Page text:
It’s election season.
Early voting polls opened Monday morning for the Nov. 4 midterms that are quickly approaching.
Now, I know what some of you are thinking. Voting is a hassle because you don’t have time; you aren’t in your hometown (unless you’re from Abilene), your vote doesn’t actually matter”¦ etc., etc.
But I’m here to tell you that as college students, it couldn’t be more important for us to vote.
The United States Census Bureau reported that in the 2012 presidential election, only 38 percent of voters ages 18-24 voted. This number is relatively low compared to older demographics whose turnouts were all more than 50 percent. This trend is not a new one, and, in fact, young people eligible to vote historically have a lower level of engagement.
I think many young people get caught up in the idea that their one vote doesn’t matter or couldn’t make any difference. But when thousands of young people start falling in this line of thinking, the polls start to take a hit.
While some may think there is no hope for the future of America, there are still young people who care about voting.
Caleb Orr, sophomore political science major from McKinney, said he thinks young people’s votes could have an impact on this fall’s races.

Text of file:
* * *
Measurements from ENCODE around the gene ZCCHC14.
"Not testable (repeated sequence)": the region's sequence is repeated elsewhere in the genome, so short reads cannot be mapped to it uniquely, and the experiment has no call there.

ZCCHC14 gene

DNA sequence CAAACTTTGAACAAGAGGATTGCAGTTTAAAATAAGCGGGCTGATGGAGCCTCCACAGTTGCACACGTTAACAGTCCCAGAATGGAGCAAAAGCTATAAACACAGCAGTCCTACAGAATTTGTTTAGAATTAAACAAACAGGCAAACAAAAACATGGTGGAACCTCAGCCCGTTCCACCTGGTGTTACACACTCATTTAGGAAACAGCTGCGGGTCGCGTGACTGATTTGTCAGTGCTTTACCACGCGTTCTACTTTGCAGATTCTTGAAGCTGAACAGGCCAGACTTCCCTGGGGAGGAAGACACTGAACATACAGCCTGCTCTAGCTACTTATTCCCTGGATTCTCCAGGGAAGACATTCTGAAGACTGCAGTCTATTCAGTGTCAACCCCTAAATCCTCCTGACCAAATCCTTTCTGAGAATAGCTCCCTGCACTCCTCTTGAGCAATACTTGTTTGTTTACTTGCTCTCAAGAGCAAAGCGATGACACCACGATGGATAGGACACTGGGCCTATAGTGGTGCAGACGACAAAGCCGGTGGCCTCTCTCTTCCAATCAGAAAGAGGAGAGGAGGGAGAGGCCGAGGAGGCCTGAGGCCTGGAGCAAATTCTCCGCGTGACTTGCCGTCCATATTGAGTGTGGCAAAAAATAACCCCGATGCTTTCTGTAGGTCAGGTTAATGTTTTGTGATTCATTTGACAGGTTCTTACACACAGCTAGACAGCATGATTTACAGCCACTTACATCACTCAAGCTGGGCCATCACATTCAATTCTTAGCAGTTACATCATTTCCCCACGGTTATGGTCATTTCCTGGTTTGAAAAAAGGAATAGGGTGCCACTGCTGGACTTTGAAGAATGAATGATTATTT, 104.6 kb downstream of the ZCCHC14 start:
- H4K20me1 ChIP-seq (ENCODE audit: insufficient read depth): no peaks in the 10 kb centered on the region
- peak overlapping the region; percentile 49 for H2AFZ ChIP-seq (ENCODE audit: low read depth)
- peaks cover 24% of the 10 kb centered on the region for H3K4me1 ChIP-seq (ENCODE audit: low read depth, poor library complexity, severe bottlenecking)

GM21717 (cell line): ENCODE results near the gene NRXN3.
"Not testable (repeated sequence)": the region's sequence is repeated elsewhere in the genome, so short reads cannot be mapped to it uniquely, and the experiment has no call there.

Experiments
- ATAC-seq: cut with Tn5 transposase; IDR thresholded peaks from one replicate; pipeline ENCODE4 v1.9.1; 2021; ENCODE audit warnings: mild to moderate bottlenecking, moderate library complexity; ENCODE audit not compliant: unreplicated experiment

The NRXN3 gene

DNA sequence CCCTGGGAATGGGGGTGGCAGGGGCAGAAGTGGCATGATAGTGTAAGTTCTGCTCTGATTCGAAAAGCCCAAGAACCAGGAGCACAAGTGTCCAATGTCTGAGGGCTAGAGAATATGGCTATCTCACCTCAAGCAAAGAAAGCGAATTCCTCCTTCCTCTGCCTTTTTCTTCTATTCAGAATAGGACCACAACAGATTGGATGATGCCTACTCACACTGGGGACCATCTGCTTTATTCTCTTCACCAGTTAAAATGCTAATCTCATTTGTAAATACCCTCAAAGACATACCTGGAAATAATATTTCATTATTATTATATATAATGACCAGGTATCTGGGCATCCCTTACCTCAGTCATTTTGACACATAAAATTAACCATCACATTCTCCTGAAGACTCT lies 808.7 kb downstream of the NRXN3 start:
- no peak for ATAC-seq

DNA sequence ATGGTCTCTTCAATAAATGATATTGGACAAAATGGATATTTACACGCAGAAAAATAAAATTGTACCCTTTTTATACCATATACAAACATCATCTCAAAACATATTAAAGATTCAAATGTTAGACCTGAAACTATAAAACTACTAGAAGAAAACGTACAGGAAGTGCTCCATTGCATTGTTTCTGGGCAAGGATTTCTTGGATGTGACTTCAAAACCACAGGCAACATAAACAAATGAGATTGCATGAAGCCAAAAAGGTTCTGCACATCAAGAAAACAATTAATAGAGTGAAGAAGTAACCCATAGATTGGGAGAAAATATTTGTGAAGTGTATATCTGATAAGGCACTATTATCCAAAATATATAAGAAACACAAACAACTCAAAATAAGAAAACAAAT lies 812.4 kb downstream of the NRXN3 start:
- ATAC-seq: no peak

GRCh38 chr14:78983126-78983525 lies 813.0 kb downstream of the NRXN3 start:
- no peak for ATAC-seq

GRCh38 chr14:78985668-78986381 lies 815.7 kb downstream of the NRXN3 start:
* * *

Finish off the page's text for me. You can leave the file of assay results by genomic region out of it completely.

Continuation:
“One of the reasons people don’t vote is because they think their vote doesn’t matter,” said Caleb Orr, sophomore political science major from McKinney. “But, organized ACU students could have a huge effect on state representative races. If the student vote aligned on certain issues, it could force candidates to adapt to those interests once in office”
If enough took the time and effort to cast their ballot, elected candidates would notice and listen to what we have to say.
So here is my call to action.
Unfortunately, new voter registration ended Oct. 6. So if you have recently turned 18 and forgot to register, I’m afraid you have missed the boat. But for those of you already registered, fear not.
If you aren’t from Abilene or won’t be traveling home before Nov. 4, it’s not too late to request your absentee ballot. It will be sent right to your little ACU mailbox for you to fill out. Research the candidates a little, and find out who you want to cast your vote for and participate in this important civic duty.
I’m proud to say this will be my first election to vote in. And as nerdy, cheesy, and well, patriotic as this may sound, I am kind of excited.